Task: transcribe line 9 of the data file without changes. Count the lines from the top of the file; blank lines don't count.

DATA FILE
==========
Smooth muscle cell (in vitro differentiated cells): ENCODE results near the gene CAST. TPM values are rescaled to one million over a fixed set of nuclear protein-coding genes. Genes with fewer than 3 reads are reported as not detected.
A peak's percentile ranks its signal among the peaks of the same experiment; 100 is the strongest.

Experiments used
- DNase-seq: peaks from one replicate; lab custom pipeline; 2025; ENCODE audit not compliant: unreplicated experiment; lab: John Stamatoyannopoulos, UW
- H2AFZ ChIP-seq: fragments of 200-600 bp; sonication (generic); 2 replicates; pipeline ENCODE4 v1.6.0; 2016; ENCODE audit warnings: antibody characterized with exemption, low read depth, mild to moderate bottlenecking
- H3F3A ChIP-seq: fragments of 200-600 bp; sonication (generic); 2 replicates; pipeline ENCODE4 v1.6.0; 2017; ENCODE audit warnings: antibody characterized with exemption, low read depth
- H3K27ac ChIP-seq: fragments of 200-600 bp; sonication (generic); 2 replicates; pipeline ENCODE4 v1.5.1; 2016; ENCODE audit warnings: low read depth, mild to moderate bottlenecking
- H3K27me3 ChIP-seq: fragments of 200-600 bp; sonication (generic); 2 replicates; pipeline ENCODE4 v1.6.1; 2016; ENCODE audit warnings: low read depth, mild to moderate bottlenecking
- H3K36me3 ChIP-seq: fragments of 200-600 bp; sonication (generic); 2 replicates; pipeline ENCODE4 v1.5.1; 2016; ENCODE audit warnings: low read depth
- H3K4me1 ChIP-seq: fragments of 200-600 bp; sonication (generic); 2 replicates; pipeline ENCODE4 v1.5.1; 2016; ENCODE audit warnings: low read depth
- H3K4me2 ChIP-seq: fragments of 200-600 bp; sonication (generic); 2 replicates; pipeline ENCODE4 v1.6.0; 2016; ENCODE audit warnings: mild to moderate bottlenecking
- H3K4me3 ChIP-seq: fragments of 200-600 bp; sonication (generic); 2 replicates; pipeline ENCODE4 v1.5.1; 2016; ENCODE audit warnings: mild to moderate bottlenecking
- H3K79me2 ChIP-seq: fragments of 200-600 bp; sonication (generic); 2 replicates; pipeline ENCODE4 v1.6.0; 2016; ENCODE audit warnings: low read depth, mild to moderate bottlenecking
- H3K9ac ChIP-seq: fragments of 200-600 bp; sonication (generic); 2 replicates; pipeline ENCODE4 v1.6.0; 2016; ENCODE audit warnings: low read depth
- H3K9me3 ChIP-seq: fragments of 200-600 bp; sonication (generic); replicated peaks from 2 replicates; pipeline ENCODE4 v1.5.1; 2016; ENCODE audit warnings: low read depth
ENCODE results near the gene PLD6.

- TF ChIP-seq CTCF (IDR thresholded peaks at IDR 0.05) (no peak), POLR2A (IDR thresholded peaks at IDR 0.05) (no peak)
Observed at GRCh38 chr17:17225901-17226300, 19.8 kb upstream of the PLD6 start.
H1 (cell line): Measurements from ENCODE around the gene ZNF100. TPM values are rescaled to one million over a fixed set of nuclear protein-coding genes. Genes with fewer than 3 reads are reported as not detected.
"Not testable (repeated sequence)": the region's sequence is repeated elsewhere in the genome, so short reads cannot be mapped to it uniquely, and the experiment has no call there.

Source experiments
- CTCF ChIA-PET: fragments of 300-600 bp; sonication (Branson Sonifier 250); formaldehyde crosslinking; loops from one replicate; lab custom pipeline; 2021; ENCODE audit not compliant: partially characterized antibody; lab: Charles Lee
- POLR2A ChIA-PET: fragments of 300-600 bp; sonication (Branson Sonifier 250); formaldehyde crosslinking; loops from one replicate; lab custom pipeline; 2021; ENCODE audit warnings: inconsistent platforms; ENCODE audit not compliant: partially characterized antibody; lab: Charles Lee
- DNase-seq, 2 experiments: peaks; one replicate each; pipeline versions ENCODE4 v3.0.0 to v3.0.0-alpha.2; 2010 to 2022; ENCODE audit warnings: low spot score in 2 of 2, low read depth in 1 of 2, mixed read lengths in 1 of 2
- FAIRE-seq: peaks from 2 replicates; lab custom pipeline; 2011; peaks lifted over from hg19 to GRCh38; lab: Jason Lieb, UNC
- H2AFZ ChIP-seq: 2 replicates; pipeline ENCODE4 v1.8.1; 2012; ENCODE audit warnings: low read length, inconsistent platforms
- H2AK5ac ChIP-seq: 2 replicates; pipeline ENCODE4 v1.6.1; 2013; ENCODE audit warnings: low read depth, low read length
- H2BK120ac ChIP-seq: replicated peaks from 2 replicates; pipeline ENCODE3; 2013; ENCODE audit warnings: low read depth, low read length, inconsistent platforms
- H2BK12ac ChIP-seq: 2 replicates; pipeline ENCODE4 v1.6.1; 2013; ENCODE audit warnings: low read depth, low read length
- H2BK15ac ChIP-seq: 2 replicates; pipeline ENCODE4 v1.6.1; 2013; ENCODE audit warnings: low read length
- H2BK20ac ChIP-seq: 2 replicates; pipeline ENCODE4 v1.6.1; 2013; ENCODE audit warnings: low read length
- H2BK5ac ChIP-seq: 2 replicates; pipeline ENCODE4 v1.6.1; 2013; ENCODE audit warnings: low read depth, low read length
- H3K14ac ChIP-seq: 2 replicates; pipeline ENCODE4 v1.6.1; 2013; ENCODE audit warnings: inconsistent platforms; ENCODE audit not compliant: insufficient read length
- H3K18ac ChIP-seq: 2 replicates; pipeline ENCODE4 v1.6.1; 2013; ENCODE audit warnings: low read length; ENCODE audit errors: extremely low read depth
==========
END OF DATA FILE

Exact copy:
- H3K36me3 ChIP-seq: fragments of 200-600 bp; sonication (generic); 2 replicates; pipeline ENCODE4 v1.5.1; 2016; ENCODE audit warnings: low read depth